Failure to persevere and maintain focus on change Some staff can feel anxiety during the early stages of a change effort while the leaders are still enthusiastic about change and, without focusing on operational deeds the leaders risk ‘performance dip’ (Insisting and Corporal, 1998). However, most people do get excited about change initiatives in the beginning, and everybody loves endings, especially happy endings (Canter, 1999). It is the hard work in between’ that demands the attention during the change (ibid. . Change is messy and Canter warns that everything looks like failure in the ‘miserable middle’ of change, with people inclined to give up. Hence, failure to plan for ‘performance dips’ and maintain commitment through the change effort is likely to result in failure. Neglecting the Hyannis of personal and organizational transition . These dynamics of transition, according to Bridges & Michelle (2000), determine the outcome of any change effort and neglecting them can cause changes to fall short.

They also suggest that change initiatives fail to address the leader’s need to coach others through the transition process. People must go through three separate processes, all of them upsetting: (1) saying goodbye (to the old ways that they possibly liked or were familiar with), (2) shifting into neutral, and (3) moving forward. There is a natural tendency to hang back and see how others handle the new beginning. Moreover, Cotter (1995) suggests that employees’ resilience needs to be fostered by providing safe environments for risk taking, rewarding large and small successes, and celebrating victories.

To minimize this mentioned phenomenon of resistance to change the manager must initiate a set of activities such as preparation time management through discussion with those involved in this change through effective participation, debate on issues of change, interpersonal influence or exerting pressure 5. Planning for Change The public manager must develop a course of action or strategy for implementing change. Convincing the official of the public sector of the need for change is not enough to bring about actual change.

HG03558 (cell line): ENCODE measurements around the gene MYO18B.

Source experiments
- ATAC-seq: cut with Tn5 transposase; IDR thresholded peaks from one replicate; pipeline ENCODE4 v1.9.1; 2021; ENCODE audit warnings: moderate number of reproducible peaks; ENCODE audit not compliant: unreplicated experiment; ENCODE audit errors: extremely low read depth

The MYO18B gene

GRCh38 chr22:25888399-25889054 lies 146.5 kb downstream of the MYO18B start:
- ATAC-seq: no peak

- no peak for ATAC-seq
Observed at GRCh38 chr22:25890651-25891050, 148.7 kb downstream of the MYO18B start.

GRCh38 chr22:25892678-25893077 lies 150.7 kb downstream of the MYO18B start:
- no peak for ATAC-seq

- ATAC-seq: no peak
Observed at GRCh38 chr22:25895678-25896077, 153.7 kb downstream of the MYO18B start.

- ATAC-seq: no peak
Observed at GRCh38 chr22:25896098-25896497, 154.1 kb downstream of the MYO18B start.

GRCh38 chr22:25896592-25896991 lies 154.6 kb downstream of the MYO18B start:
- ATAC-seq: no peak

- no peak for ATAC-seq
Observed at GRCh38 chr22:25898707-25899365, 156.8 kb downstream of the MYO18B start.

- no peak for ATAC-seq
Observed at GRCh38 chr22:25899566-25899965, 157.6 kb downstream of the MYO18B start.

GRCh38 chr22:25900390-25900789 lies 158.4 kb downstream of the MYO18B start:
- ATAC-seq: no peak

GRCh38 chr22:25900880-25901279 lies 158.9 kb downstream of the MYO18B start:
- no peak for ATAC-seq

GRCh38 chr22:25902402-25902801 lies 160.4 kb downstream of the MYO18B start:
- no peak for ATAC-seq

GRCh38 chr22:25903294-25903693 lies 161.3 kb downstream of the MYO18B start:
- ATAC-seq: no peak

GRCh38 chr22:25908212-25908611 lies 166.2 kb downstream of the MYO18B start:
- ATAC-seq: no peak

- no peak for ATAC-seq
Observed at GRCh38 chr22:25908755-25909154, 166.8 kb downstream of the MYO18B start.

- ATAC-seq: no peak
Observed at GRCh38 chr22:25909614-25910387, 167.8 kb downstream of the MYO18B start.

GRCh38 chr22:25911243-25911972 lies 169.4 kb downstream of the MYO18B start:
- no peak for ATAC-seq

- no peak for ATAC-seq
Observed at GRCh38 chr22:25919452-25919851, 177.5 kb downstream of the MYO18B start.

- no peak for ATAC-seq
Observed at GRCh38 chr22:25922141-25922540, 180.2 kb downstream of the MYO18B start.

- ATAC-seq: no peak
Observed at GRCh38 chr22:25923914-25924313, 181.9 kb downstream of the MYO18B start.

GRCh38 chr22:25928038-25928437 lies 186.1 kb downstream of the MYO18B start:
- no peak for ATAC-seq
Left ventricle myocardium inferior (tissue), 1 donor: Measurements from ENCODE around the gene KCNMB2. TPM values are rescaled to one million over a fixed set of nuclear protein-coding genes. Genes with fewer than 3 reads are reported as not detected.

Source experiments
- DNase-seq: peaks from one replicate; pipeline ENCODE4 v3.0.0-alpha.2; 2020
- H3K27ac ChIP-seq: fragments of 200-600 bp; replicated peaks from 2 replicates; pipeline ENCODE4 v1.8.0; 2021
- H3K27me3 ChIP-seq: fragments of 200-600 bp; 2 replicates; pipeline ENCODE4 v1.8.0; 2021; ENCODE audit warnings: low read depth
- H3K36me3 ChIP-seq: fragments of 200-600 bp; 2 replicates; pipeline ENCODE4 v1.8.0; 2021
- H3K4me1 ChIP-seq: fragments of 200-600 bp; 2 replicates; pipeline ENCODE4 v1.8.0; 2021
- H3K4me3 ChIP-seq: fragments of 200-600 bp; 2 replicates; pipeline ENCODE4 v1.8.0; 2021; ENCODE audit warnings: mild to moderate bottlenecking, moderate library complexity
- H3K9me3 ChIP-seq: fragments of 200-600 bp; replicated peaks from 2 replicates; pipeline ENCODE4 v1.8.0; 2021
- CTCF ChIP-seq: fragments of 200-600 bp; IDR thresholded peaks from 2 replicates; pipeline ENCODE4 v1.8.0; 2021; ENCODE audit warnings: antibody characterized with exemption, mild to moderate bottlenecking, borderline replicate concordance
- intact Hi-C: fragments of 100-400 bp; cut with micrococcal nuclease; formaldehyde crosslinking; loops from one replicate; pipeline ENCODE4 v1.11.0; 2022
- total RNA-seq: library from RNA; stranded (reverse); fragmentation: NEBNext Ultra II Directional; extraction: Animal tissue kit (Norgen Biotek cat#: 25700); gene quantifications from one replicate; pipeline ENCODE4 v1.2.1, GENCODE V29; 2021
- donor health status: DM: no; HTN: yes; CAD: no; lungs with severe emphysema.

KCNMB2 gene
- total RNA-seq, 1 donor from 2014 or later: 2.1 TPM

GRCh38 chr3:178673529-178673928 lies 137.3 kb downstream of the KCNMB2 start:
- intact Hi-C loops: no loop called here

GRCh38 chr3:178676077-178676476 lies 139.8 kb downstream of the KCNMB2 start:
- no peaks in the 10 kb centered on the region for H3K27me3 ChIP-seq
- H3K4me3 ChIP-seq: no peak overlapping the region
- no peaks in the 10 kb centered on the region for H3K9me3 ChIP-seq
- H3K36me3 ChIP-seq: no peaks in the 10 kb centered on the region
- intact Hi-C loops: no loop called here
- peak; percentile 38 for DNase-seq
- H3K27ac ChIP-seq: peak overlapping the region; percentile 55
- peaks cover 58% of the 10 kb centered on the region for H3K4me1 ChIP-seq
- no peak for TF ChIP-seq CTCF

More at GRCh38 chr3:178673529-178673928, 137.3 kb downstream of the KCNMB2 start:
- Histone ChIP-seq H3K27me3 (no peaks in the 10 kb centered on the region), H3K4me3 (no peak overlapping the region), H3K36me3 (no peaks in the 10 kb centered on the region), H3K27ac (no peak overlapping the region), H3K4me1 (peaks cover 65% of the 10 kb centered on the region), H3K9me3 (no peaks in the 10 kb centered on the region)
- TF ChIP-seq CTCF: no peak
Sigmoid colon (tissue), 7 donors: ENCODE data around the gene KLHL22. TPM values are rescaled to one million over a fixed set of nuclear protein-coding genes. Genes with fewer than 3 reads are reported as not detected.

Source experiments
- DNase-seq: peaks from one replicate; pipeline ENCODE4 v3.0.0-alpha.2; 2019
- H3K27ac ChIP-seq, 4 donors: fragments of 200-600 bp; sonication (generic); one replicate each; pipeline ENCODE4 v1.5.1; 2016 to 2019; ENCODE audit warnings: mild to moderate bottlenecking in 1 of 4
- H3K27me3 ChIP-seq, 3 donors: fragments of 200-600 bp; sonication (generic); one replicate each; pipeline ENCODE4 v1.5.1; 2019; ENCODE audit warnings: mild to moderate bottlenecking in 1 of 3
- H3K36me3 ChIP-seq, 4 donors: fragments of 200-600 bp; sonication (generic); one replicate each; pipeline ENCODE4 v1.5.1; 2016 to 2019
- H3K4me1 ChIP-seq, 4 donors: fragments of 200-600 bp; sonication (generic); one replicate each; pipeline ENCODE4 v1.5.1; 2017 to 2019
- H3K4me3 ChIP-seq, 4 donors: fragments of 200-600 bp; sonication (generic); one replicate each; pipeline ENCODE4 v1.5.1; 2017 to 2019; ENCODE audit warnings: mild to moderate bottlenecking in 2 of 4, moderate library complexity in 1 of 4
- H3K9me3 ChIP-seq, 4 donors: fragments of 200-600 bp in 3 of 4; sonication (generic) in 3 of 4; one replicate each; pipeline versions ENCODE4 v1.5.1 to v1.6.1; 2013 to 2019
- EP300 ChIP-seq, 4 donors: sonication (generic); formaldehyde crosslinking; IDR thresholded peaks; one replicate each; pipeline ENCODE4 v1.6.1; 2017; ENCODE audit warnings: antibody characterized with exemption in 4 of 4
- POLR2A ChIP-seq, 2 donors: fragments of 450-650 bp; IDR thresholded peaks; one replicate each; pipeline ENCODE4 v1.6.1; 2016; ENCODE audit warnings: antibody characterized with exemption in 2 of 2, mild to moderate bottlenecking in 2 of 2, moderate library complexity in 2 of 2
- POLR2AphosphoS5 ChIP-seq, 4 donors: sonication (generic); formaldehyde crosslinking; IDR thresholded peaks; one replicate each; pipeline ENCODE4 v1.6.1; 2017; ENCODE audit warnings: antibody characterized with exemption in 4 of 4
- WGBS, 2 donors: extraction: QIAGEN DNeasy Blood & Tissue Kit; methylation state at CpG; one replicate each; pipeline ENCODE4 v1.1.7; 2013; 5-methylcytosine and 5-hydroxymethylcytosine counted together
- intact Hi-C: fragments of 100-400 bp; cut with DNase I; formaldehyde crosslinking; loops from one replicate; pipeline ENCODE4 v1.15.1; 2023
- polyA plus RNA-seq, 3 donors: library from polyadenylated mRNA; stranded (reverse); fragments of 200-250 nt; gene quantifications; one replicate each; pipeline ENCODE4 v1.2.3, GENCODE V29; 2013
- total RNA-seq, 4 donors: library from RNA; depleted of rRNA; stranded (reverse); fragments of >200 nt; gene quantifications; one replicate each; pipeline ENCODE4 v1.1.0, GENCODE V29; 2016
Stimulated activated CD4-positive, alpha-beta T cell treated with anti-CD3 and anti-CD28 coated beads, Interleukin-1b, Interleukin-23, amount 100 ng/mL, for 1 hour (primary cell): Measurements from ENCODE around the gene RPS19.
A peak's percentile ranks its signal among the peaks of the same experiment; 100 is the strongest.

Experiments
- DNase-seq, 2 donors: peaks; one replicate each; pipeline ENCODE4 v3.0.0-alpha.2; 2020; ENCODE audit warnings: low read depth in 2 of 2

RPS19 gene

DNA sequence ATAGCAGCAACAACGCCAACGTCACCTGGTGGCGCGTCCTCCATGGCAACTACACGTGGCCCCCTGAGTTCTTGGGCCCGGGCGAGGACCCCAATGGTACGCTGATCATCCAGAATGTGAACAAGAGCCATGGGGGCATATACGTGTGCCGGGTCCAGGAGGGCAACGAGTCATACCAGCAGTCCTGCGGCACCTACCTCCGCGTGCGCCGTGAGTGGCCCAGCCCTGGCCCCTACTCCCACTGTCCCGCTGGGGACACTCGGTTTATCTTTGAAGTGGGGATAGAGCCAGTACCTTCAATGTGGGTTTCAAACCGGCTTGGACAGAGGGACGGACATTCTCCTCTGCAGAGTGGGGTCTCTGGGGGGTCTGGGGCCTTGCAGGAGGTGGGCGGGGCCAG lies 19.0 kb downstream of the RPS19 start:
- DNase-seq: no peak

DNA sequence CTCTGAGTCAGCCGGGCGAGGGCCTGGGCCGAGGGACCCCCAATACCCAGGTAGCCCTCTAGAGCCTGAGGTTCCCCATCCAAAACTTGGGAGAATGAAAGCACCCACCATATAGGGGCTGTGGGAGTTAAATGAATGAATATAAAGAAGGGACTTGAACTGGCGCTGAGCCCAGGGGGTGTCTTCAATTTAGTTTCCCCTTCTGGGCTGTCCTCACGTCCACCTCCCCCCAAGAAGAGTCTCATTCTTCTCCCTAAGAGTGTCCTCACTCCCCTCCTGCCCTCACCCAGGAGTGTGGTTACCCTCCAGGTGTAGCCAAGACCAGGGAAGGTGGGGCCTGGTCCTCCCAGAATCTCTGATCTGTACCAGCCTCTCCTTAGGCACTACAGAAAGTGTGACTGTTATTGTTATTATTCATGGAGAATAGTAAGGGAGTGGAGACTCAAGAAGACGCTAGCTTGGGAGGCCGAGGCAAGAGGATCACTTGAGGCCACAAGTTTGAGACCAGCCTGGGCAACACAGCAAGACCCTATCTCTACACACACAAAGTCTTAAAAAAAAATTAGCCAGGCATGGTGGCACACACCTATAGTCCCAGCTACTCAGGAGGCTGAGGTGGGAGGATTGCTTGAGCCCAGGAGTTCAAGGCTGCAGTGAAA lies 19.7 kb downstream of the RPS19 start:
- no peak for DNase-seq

The vision must be transformed into a course of action with goals and a plan for achieving it, offering direction and proposing measures to overcome obstacles. According to Cotter 95th aspects of course of action that appears crucial for organization change in the public sector include on sound casual thinking about the linkage between the initiative to be implemented and the desired outcomes. 6. Considering an approach to change. There are different approaches in the public sector to change management, the manager must first and foremost consider which approach to use .

The Consultants or the workshops and memorandum . Once the approach chosen the public Manger must ensure implementation . Most public sector relies on consultants for change 7. Implementing the programmer for change Change management process in the sector involves a systematic succession accompanied by a permanent feedback. Implementation of change management involves definition of factors that generate change, recognition, understanding the need for change, diagnose the problems involving change and identify methods by which to make the change and determining how to implement change .

The public manager must know very well the situation involving change process 8. Follow up and evaluation As a multi-disciplinary practice that has evolved as a result of scholarly research, organizational change management should begin with a systematic diagnosis of the current situation in order to determine both the need for change and the capability to change. The objectives, content, and process of change should all be specified as part of a Change Management plan.